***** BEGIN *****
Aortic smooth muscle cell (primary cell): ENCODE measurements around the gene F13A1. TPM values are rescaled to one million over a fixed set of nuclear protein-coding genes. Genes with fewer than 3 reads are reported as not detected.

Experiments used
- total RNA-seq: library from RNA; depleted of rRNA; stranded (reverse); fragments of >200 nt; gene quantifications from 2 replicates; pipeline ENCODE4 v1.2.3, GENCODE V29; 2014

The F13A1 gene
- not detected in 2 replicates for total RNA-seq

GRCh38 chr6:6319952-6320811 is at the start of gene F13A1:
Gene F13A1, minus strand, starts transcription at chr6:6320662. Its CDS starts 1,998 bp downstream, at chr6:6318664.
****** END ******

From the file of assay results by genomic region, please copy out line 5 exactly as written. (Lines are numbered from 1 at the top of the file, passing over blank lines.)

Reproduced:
- not detected in 2 replicates for total RNA-seq